The Z6 II has on-sensor phase detect pixels, which results in fast and reliable autofocus acquisition even during live view operation.
The Canon EOS 4000D has a native sensitivity range from ISO 100 to ISO 6400, which can be extended to ISO 100-12800. The corresponding ISO settings for the Nikon Z6 II are ISO 100 to ISO 51200, with the possibility to increase the ISO range to 50-204800.
In terms of underlying technology, the 4000D is build around a CMOS sensor, while the Z6 II uses a BSI-CMOS imager. Both cameras use a Bayer filter for capturing RGB colors on a square grid of photosensors. This arrangement is found in most digital cameras.
Since 2007, DXO Mark has published sensor performance measurements that have been derived using a consistent methodology. This service assesses and scores the color depth ("DXO Portrait"), dynamic range ("DXO Landscape"), and low-light sensitivity ("DXO Sports") of camera sensors, and also publishes an overall camera score. Of the two cameras under consideration, the Z6 II offers substantially better image quality than the 4000D (overall score 31 points higher). The advantage is based on 3.1 bits higher color depth, 3 EV in additional dynamic range, and 2.2 stops in additional low light sensitivity. The table below summarizes the physical sensor characteristics and sensor quality findings and compares them across a set of similar cameras.
|2.||Nikon Z6 II||Full Frame||24.3||6048||4024||4K/60p||25.0||14.4||3303||94|
|5.||Canon G9 X Mark II||1-inch||20.0||5472||3648||1080/60p||21.9||12.5||522||65|
|13.||Nikon D780||Full Frame||24.3||6048||4024||4K/30p||25.3||14.3||2877||95|
|14.||Nikon Z5||Full Frame||24.2||6016||4016||4K/30p||25.3||14.3||2929||95|
|15.||Nikon Z6||Full Frame||24.3||6048||4024||4K/30p||25.3||14.3||3299||95|
|16.||Olympus E-M1 III||Four Thirds||20.2||5184||3888||4K/30p||23.3||13.1||1356||76|
|17.||Panasonic GH5 II||Four Thirds||20.2||5184||3888||4K/60p||23.7||13.1||1136||79|
|Note: DXO values in italics represent estimates based on sensor size and age.|
Many modern cameras cannot only take still pictures, but also record videos. Both cameras under consideration are equipped with sensors that have a sufficiently high read-out speed for moving images, but the Z6 II provides a better video resolution than the 4000D. It can shoot movie footage at 4K/60p, while the Canon is limited to 1080/30p.
Beyond body and sensor, cameras can and do differ across a range of features. For example, the Z6 II has an electronic viewfinder (3690k dots), while the 4000D has an optical one. Both systems have their advantages, with the electronic viewfinder making it possible to project supplementary shooting information into the framing view, whereas the optical viewfinder offers lag-free viewing and a very clear framing image. The viewfinder in the Z6 II offers a wider field of view (100%) than the one in the 4000D (95%), so that a larger proportion of the captured image is visible in the finder. In addition, the viewfinder of the Z6 II has a higher magnification (0.80x vs 0.50x), so that the size of the image transmitted appears closer to the size seen with the naked human eye. The adjacent table lists some of the other core features of the Canon 4000D and Nikon Z6 II along with similar information for a selection of comparators.
|1.||Canon 4000D||optical||n||2.7 / 230||fixed||n||1/4000s||3.0/s||Y||n|
|2.||Nikon Z6 II||3690||Y||3.2 / 2100||tilting||Y||1/8000s||14.0/s||n||Y|
|3.||Canon 2000D||optical||n||3.0 / 920||fixed||n||1/4000s||3.0/s||Y||n|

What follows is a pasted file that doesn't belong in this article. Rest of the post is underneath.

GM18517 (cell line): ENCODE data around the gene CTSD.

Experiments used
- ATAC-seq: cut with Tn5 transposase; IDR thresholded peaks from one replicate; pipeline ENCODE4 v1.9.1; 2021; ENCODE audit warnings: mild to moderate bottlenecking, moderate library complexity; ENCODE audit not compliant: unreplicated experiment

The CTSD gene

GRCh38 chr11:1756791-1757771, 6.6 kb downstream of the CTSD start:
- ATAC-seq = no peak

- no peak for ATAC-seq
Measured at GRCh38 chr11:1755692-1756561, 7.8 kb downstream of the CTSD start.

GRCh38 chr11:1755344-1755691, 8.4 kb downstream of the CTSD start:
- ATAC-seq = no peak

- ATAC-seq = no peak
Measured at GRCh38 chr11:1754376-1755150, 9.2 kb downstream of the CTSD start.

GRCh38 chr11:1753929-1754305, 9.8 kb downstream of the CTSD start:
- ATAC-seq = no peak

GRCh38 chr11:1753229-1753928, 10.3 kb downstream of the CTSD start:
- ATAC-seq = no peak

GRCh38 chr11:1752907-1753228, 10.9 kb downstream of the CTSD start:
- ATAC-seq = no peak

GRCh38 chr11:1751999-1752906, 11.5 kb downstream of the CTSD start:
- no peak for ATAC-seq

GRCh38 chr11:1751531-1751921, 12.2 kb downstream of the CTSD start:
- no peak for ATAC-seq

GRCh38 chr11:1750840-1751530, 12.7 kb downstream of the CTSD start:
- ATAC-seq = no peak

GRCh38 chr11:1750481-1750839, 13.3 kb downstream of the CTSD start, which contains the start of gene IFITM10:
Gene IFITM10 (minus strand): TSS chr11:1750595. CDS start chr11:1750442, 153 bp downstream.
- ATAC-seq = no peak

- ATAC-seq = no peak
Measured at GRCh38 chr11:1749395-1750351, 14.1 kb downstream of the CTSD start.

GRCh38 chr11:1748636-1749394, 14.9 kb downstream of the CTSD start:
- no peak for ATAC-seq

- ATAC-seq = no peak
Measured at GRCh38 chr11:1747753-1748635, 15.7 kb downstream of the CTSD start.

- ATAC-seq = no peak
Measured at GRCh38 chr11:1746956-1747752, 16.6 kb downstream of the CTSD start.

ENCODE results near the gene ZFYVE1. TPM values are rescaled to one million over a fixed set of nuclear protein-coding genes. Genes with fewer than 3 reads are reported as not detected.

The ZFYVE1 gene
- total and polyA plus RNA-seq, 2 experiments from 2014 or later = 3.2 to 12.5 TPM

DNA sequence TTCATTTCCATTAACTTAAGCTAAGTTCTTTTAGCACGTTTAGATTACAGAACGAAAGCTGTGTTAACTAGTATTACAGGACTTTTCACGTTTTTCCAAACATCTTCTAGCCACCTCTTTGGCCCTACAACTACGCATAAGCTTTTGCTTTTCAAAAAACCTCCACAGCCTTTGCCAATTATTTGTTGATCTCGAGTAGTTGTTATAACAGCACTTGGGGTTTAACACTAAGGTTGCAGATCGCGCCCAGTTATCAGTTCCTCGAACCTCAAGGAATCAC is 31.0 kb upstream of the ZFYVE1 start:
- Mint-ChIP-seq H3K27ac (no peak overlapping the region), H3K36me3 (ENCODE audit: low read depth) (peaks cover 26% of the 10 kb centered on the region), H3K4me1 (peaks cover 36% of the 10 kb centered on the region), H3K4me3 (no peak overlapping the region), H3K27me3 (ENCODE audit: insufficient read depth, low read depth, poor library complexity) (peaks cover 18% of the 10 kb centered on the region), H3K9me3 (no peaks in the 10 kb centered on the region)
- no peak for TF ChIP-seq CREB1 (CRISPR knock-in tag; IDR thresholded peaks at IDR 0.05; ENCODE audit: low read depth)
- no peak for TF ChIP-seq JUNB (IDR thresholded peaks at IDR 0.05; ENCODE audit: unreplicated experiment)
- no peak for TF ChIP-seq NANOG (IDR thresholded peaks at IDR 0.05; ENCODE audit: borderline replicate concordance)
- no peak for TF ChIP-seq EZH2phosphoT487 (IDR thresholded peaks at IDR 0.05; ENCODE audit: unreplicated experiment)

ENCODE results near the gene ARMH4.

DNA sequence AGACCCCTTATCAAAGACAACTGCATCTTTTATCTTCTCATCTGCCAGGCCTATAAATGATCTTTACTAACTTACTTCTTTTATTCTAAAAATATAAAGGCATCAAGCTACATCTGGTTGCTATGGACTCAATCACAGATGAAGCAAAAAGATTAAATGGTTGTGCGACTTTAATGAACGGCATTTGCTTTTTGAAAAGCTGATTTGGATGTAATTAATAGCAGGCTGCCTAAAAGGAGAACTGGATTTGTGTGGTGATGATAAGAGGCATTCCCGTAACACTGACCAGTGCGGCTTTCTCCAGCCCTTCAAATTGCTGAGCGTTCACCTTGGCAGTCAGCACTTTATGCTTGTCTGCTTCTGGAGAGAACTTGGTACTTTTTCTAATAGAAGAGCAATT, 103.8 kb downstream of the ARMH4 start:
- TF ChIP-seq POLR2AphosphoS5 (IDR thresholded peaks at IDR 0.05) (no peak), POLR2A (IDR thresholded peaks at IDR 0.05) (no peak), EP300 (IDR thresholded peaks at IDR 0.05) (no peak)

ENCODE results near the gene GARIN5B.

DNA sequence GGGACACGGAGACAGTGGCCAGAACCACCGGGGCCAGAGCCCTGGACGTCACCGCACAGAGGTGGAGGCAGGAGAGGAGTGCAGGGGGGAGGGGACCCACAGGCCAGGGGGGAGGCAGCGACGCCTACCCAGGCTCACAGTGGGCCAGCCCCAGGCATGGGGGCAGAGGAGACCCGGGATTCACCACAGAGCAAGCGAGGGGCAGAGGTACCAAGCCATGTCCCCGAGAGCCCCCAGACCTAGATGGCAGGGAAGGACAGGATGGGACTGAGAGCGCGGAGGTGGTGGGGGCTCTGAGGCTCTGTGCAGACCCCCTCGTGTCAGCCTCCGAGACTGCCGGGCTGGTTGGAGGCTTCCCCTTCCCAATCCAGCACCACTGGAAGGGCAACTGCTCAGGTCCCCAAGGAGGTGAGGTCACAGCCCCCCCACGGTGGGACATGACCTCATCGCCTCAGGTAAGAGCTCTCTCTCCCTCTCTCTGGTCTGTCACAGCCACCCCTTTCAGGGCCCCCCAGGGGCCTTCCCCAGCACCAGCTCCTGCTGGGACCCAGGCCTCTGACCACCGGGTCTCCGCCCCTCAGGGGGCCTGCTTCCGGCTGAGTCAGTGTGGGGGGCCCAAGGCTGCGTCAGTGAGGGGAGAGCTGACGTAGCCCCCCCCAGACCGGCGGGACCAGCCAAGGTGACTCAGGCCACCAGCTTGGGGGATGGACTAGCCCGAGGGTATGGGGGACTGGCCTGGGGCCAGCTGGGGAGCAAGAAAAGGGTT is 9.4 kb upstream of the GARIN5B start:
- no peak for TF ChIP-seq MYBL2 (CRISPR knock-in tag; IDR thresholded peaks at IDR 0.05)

|4.||Canon 200D||optical||n||3.0 / 1040||swivel||Y||1/4000s||5.0/s||Y||n|
|5.||Canon G9 X Mark II||none||n||3.0 / 1040||fixed||Y||1/2000s||8.2/s||Y||Y|
|6.||Canon 1300D||optical||n||3.0 / 920||fixed||n||1/4000s||3.0/s||Y||n|
|7.||Canon 1200D||optical||n||3.0 / 460||fixed||n||1/4000s||3.0/s||Y||n|
|8.||Canon 100D||optical||n||3.0 / 1040||fixed||Y||1/4000s||4.9/s||Y||n|
|9.||Canon 700D||optical||n||3.0 / 1040||swivel||Y||1/4000s||5.0/s||Y||n|
|10.||Canon 1100D||optical||n||2.7 / 230||fixed||n||1/4000s||3.0/s||Y||n|
|11.||Canon 550D||optical||n||3.0 / 1040||fixed||n||1/4000s||3.7/s||Y||n|
|12.||Canon 500D||optical||n||3.0 / 920||fixed||n||1/4000s||3.4/s||Y||n|
|13.||Nikon D780||optical||Y||3.2 / 2359||tilting||Y||1/8000s||12.0/s||n||n|
|14.||Nikon Z5||3690||n||3.2 / 1040||tilting||Y||1/8000s||4.5/s||n||Y|
|15.||Nikon Z6||3690||Y||3.2 / 2100||tilting||Y||1/8000s||12.0/s||n||Y|
|16.||Olympus E-M1 III||2360||n||3.0 / 1037||swivel||Y||1/8000s||18.0/s||n||Y|
|17.||Panasonic GH5 II||3680||n||3.0 / 1840||swivel||Y||1/8000s||12.0/s||n||Y|
|Notes: *) Information refers to the mechanical shutter, unless the camera only has an electronic one.|
One difference between the cameras concerns the presence of an on-board flash. The 4000D has one, while the Z6 II does not. While the built-in flash of the 4000D is not very powerful, it can at times be useful as a fill-in light.
The reported shutter speed information refers to the use of the mechanical shutter. Yet, some cameras only have an electronic shutter, while others have an electronic shutter in addition to a mechanical one. In fact, the Z6 II is one of those camera that have an additional electronic shutter, which makes completely silent shooting possible. However, this mode is less suitable for photographing moving objects (risk of rolling shutter) or shooting under artificial light sources (risk of flickering).
The Nikon Z6 II has an intervalometer built-in. This enables the photographer to capture time lapse sequences, such as flower blooming, a sunset or moon rise, without purchasing an external camera trigger and related software.
The 4000D writes its imaging data to SDXC cards, while the Z6 II uses CFexpress (type B) or SDXC cards. The Z6 II features dual card slots, which can be very useful in case a memory card fails. In contrast, the 4000D only has one slot. The Z6 II supports UHS-II cards (Ultra High Speed data transfer of up to 312 MB/s), while the 4000D cannot take advantage of Ultra High Speed SD cards.
For some imaging applications, the extent to which a camera can communicate with its environment can be an important aspect in the camera decision process. The table below provides an overview of the connectivity of the Canon EOS 4000D and Nikon Z6 II and, in particular, the interfaces the cameras (and selected comparators) provide for accessory control and data transfer.
Mic / Speaker
|1.||Canon 4000D||Y||mono / mono||-||-||mini||2.0||Y||Y||-|